Between being the only Westerner in the area—a tall, pale, blonde one at that—and the language barrier, which I’m slowly chipping away at (I swear), several humorous scenarios have occurred here in Indo, usually at my expense, and never without my appreciation. Well, maybe I appreciate some of them only in retrospect, which is good enough, as far as positivity is concerned.
My first day teaching. Despite asking my co-teacher Awal that I only observe class the first week, to get a hang of things, and his agreeing to such, I immediately find myself at the whiteboard leading the lesson. Simple past tense. Easy enough, even with the lack of planning and momentary lapse in remembering what exactly “simple past tense” is. Similar to how people sometimes forget, only for a moment, if first cousins are “actual, full-blown” cousins and not one of the “other types of cousins.” No, just regular cousins. Got it.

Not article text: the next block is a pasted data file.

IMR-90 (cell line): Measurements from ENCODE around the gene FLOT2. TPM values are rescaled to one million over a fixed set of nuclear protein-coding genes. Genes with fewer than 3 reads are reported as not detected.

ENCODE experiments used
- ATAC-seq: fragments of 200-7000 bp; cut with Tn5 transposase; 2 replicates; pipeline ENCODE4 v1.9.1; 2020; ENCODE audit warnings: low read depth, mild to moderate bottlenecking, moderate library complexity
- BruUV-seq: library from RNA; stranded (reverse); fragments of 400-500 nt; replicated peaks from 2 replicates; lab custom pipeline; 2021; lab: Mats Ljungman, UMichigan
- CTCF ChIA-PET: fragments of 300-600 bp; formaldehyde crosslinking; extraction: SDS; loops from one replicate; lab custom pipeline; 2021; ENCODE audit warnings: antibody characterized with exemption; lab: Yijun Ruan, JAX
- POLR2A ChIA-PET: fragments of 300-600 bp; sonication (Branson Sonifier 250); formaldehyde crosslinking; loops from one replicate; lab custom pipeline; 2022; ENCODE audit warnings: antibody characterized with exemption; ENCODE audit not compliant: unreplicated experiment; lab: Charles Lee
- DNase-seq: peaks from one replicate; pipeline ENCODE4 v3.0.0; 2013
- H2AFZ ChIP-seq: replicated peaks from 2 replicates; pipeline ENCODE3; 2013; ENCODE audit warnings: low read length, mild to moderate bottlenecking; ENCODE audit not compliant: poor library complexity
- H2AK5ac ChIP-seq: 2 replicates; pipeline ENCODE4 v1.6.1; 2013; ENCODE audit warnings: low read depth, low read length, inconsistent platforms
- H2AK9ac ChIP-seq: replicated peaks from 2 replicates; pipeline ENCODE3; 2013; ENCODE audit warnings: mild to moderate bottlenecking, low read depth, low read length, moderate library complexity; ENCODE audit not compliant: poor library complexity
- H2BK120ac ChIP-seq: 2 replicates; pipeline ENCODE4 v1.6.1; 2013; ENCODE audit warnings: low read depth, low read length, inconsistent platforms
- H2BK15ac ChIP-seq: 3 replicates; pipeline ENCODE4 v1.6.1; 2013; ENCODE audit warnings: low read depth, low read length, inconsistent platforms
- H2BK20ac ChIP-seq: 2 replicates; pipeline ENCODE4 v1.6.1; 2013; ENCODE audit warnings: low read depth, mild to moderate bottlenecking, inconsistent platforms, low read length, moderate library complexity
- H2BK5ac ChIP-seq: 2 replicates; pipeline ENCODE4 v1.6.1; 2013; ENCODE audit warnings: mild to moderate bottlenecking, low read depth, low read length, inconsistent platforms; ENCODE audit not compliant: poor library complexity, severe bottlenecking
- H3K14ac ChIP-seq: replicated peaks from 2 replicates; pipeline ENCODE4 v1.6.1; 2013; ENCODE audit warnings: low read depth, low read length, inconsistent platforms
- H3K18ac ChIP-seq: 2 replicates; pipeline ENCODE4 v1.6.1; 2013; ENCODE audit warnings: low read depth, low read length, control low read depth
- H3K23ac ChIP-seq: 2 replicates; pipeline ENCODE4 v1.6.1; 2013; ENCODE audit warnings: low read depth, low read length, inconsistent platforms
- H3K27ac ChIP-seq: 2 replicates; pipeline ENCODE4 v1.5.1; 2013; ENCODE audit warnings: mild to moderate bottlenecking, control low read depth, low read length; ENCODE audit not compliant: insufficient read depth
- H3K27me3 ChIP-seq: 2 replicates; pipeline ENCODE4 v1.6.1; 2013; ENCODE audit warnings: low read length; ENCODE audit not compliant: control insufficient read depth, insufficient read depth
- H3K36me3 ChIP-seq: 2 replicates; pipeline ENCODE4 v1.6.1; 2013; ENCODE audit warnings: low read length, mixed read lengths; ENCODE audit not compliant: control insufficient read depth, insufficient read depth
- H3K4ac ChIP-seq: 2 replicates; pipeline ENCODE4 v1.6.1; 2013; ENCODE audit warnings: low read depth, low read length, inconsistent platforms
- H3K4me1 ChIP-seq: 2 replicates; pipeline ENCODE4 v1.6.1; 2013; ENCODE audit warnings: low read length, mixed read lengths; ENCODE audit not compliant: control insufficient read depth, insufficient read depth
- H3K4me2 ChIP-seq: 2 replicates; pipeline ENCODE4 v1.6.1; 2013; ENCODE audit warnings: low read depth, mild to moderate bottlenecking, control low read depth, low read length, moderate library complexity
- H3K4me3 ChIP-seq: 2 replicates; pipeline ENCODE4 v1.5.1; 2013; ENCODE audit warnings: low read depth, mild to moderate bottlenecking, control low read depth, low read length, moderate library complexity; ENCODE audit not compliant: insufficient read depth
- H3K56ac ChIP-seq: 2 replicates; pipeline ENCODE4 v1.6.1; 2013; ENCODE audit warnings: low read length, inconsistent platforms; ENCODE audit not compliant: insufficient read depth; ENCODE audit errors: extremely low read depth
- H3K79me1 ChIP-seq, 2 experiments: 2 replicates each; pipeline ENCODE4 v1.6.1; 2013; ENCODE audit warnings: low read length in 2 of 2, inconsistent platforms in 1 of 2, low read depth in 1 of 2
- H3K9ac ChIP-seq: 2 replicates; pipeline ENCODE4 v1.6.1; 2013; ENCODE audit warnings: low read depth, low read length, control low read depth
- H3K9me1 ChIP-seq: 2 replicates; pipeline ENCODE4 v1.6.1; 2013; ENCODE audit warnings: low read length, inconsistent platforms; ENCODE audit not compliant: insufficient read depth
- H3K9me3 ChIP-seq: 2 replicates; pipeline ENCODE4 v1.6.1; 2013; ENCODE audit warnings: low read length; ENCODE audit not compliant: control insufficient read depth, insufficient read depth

I’m at the board and writing out a few examples of phrases commonly used to indicate the past (yesterday, last night, etc.). But as I’m doing this I realize I haven’t labeled what exactly I’m listing! Good god! The children will be lost without a proper heading. I immediately title this section of the white board: “Examples.” Looking at their (perpetually) confused faces, I clear the air: “Ex-am-ples.” Still confusion. I have the genius idea to translate this word, which I am pretty confident I know in Bahasa: “contoh.” Except I make a pronunciation mistake. In Bahasa, “c” is always pronounced like “ch” in English. I forget this. So I say it like “kontoh,” which sounds very similar to “kontol,” which means “penis” in Bahasa. Just a teacher pointing at the board and shouting penis at his students…on his first day. The kids were thoroughly amused, as was Awal, and I proceeded to spend the rest of class assuring everyone that “went” is indeed the simple past tense of “go.”
More to come later. Possibly about the lack of indirect lighting in this country, which, if you know me, just really gets my goat.